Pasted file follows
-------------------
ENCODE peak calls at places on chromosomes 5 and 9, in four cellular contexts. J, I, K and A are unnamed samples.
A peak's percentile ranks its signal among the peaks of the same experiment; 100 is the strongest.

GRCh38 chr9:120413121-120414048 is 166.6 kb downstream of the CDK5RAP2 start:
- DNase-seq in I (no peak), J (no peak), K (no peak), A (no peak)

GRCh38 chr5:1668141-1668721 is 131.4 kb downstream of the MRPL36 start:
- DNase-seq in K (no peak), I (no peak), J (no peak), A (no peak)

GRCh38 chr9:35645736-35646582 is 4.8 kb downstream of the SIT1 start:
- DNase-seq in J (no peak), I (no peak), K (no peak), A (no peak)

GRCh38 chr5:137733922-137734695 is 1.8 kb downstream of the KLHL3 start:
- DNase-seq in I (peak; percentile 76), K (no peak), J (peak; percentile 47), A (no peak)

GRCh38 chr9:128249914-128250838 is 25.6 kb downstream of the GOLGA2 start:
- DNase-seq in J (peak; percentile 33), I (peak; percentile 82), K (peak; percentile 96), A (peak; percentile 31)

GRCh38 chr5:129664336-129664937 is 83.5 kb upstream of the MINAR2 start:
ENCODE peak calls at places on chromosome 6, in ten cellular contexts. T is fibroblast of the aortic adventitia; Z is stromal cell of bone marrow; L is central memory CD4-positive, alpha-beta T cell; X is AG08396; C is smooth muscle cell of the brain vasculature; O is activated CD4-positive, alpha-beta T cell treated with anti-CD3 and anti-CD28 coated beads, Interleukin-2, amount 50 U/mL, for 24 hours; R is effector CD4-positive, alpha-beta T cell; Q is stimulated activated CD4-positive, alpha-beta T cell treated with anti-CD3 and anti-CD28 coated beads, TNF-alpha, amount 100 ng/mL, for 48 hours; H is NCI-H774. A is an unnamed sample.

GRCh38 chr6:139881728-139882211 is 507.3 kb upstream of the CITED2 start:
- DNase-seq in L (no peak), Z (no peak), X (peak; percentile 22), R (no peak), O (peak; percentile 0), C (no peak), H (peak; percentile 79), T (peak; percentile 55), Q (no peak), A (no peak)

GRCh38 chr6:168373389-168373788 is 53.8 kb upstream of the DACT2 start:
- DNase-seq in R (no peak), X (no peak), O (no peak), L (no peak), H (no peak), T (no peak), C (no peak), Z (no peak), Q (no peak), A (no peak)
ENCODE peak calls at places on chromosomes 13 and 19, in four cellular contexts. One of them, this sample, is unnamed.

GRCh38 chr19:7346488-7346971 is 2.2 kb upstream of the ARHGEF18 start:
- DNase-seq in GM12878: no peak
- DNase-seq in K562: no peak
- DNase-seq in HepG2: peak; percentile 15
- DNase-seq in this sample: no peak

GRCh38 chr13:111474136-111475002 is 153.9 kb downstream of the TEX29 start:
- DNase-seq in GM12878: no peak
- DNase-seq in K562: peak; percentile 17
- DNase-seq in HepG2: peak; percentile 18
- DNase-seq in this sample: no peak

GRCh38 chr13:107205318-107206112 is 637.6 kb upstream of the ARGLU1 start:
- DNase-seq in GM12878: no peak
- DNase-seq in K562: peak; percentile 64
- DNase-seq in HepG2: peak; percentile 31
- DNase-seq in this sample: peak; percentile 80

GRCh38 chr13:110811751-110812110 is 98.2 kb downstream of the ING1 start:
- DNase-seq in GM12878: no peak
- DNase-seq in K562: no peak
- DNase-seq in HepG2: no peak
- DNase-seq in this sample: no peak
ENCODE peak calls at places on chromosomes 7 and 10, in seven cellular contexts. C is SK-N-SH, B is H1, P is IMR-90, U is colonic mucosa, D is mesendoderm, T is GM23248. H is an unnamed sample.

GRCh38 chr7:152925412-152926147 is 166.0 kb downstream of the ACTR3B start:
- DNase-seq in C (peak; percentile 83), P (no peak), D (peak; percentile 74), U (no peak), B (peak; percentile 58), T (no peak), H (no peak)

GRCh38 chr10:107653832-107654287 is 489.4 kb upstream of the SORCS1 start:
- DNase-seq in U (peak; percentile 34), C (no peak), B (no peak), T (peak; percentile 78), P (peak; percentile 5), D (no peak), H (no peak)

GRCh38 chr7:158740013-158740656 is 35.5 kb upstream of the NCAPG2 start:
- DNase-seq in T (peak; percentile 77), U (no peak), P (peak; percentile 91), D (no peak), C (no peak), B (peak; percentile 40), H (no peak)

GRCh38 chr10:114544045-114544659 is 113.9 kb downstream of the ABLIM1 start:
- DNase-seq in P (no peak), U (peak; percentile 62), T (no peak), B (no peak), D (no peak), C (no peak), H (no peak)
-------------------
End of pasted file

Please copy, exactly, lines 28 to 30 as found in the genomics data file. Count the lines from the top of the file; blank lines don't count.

- DNase-seq in HepG2: peak; percentile 18
- DNase-seq in this sample: no peak

GRCh38 chr13:107205318-107206112 is 637.6 kb upstream of the ARGLU1 start: